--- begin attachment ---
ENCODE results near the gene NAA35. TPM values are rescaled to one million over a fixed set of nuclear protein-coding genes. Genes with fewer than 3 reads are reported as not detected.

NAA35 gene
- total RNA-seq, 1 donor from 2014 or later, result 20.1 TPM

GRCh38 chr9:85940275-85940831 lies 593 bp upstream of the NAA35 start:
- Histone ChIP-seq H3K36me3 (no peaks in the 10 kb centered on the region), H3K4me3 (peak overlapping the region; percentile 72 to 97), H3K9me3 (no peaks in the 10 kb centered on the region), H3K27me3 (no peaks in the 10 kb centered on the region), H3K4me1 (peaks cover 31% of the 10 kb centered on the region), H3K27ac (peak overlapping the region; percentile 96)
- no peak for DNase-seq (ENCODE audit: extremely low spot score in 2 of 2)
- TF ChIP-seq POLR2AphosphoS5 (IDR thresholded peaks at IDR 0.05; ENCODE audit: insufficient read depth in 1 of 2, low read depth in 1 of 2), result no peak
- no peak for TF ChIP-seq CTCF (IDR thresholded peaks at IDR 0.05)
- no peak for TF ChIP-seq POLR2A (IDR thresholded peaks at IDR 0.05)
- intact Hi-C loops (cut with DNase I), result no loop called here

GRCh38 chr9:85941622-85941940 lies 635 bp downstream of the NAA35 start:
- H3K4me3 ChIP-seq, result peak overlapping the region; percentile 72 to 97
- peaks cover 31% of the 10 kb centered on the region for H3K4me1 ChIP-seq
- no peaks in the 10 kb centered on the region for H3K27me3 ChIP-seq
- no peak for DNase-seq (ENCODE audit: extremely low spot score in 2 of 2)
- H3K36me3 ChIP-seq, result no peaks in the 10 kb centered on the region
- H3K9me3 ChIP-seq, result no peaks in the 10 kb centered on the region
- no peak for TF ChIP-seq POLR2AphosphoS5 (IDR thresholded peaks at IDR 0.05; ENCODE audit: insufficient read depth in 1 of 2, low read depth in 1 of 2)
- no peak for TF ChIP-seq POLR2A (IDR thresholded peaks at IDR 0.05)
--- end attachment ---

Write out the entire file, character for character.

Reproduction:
ENCODE results near the gene NAA35. TPM values are rescaled to one million over a fixed set of nuclear protein-coding genes. Genes with fewer than 3 reads are reported as not detected.

NAA35 gene
- total RNA-seq, 1 donor from 2014 or later, result 20.1 TPM

GRCh38 chr9:85940275-85940831 lies 593 bp upstream of the NAA35 start:
- Histone ChIP-seq H3K36me3 (no peaks in the 10 kb centered on the region), H3K4me3 (peak overlapping the region; percentile 72 to 97), H3K9me3 (no peaks in the 10 kb centered on the region), H3K27me3 (no peaks in the 10 kb centered on the region), H3K4me1 (peaks cover 31% of the 10 kb centered on the region), H3K27ac (peak overlapping the region; percentile 96)
- no peak for DNase-seq (ENCODE audit: extremely low spot score in 2 of 2)
- TF ChIP-seq POLR2AphosphoS5 (IDR thresholded peaks at IDR 0.05; ENCODE audit: insufficient read depth in 1 of 2, low read depth in 1 of 2), result no peak
- no peak for TF ChIP-seq CTCF (IDR thresholded peaks at IDR 0.05)
- no peak for TF ChIP-seq POLR2A (IDR thresholded peaks at IDR 0.05)
- intact Hi-C loops (cut with DNase I), result no loop called here

GRCh38 chr9:85941622-85941940 lies 635 bp downstream of the NAA35 start:
- H3K4me3 ChIP-seq, result peak overlapping the region; percentile 72 to 97
- peaks cover 31% of the 10 kb centered on the region for H3K4me1 ChIP-seq
- no peaks in the 10 kb centered on the region for H3K27me3 ChIP-seq
- no peak for DNase-seq (ENCODE audit: extremely low spot score in 2 of 2)
- H3K36me3 ChIP-seq, result no peaks in the 10 kb centered on the region
- H3K9me3 ChIP-seq, result no peaks in the 10 kb centered on the region
- no peak for TF ChIP-seq POLR2AphosphoS5 (IDR thresholded peaks at IDR 0.05; ENCODE audit: insufficient read depth in 1 of 2, low read depth in 1 of 2)
- no peak for TF ChIP-seq POLR2A (IDR thresholded peaks at IDR 0.05)